Thursday, January 17, 2013

First Post

Well, here it is, a blog to go with Centurion's Daughter, but which will most probably wander into historical fiction in general, and writing fiction even more in general, and Catholic fiction slightly more in particular.

So why did I write Centurion's Daughter? OK, I'll tell the truth: I enjoyed telling a good story.... and I had a dream about a Roman town that seemed to be a good scene around which to build a novel....and I was interested in fame and fortune (or at least making a living as a writer). There, told the truth.

Since then it has boiled down to liking to tell a good story and hoping a few people will enjoy reading it. Maybe even one day making a living as a writer as well.

Currently I am working on a sequel - more a spin-off actually - that takes place about ten years after the events of the first novel, at the very end of a long war between the Gallo-Romans and the Frankish confederation under Clovis. For a history of that war look here.

My approach to historical fiction is this:

Do the research thoroughly. A fictional world hangs together if you know a good deal more about the time period than you actually put in the novel. Tolkien's Middle Earth was three ages long before he started writing Lord of the Rings. The unequalled depth and panorama of his world came from that fact.

Use ordinary people as the main characters and VIPs as the supporting cast. I steered clear of making Clovis the main character as I wanted to be right on the ground in my late Roman Gaul, with ordinary (if eccentric) people interacting with ordinary people.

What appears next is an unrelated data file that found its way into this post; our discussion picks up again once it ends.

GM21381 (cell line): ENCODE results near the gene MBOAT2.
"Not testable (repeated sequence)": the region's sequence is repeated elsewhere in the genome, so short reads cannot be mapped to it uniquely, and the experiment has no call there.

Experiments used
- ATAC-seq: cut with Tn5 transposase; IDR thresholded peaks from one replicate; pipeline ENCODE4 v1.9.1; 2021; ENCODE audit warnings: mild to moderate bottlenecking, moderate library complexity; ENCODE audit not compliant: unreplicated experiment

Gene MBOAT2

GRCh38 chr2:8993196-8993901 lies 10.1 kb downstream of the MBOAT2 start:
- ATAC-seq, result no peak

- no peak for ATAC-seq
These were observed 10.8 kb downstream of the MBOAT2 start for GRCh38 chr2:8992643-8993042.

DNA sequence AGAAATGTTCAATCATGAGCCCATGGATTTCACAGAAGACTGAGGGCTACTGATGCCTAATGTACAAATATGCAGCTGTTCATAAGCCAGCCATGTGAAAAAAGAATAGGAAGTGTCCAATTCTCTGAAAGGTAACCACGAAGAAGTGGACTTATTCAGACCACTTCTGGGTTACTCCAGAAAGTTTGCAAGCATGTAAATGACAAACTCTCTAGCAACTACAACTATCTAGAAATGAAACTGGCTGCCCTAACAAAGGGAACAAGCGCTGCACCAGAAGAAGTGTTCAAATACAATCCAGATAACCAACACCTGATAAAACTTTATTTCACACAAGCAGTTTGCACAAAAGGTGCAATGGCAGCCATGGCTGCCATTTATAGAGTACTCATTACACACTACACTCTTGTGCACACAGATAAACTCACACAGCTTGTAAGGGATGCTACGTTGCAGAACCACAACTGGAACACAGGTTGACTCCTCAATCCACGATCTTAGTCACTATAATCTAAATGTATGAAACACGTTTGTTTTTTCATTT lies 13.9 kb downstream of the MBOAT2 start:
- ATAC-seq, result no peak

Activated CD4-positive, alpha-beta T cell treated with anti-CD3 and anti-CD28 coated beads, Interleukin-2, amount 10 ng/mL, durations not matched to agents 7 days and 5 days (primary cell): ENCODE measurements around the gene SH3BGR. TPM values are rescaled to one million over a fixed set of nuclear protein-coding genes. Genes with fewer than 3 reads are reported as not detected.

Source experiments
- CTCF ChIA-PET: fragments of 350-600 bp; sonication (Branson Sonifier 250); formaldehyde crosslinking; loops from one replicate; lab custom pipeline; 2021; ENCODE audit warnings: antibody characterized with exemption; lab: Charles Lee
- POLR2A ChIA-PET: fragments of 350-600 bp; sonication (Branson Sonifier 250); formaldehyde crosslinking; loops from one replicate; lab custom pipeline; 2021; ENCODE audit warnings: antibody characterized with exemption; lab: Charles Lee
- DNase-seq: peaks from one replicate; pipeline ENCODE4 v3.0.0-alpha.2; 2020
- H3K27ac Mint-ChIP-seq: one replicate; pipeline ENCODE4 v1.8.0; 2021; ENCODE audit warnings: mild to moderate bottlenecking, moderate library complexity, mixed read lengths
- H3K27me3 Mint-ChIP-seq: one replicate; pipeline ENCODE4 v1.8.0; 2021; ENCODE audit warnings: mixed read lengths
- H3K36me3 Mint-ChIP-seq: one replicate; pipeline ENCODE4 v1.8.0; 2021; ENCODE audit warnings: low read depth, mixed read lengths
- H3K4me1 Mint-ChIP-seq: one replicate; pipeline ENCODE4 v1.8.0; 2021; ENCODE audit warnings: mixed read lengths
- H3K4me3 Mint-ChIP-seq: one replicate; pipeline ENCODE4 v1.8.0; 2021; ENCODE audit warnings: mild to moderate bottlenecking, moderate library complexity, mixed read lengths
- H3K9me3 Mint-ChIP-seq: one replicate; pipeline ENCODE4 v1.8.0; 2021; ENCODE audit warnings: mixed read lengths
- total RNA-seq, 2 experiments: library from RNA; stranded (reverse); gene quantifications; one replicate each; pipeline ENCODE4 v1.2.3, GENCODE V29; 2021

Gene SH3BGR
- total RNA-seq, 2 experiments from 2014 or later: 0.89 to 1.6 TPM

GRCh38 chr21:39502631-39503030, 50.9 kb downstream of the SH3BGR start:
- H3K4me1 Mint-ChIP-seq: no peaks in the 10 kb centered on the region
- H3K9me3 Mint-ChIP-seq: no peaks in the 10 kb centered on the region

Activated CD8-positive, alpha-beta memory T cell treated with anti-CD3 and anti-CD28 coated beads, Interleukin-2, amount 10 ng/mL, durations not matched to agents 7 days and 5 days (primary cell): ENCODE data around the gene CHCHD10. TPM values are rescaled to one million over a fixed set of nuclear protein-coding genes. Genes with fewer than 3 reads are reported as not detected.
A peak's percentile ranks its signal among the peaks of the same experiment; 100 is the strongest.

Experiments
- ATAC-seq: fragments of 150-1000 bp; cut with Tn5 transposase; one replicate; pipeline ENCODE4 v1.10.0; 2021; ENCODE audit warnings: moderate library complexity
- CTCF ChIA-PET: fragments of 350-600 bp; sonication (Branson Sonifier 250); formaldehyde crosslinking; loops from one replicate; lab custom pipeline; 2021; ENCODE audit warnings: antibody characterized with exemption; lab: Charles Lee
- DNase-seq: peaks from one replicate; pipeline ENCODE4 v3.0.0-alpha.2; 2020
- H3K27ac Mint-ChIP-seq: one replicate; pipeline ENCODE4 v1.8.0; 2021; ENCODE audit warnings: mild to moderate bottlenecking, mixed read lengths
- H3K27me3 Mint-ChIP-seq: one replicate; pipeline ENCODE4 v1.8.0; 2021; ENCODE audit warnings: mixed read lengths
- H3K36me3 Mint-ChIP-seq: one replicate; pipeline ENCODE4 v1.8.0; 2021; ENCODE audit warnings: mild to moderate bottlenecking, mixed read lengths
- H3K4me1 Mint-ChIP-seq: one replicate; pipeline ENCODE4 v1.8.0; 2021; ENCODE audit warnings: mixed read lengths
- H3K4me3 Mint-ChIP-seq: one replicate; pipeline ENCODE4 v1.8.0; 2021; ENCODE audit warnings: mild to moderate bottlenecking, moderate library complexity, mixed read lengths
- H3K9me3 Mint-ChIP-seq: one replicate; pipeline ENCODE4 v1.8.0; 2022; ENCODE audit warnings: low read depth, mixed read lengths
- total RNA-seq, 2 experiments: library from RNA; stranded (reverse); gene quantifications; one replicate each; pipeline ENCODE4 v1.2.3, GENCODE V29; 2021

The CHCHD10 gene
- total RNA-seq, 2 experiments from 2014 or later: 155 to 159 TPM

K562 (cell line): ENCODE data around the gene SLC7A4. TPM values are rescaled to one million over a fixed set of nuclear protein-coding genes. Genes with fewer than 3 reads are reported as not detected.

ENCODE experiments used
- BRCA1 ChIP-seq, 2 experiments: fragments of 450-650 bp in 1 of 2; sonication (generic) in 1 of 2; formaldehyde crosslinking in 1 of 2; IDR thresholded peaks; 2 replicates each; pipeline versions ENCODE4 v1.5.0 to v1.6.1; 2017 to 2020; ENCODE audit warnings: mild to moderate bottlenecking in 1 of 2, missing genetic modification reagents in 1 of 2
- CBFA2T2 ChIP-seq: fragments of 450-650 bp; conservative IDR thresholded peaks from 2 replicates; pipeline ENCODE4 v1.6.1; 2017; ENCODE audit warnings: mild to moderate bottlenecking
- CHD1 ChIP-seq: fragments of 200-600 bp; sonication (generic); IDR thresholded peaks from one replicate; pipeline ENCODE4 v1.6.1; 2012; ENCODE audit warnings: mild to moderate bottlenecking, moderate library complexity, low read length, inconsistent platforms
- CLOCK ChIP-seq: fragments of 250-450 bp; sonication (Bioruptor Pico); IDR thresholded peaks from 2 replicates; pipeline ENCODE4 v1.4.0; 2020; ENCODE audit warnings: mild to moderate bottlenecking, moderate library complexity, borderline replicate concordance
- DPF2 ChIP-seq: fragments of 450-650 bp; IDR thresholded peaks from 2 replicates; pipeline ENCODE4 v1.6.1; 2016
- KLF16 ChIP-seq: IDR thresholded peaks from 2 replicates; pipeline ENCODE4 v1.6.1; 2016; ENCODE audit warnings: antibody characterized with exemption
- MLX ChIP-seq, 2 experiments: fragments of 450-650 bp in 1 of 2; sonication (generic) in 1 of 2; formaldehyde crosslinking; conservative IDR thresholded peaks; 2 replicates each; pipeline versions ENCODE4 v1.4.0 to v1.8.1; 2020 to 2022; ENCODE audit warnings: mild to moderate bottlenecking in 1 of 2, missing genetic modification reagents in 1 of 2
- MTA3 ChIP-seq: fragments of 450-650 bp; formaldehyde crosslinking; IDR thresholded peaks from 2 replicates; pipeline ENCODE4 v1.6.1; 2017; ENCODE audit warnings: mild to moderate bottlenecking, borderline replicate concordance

Don't overdo the dramatics. I know, it's the name of the game in historical fiction these days (maybe it always has been) but I prefer to avoid it. The worst thing that happens to my principal character is that she undergoes a bout of grinding poverty that eventually causes her to break down in tears. That's pretty much the worst thing that can happen to most of us. There is real poignancy in drama that is constrained by the ordinary circumstances of life, as opposed to the Hollywood let-rip-all theatrics that personally leave me stone cold. Historical fiction is about real life in another age.

Find a good story to tell. A good story is defined as something that touches the depths of the human heart - something that drives the will, the longings, the wellspring of human happiness and misery. It has to be real, not contrived. There's no formula for it (the movie industry would pay big bucks for a formula). One just has to know a story is genuine or fake.

And that's enough for a first post.

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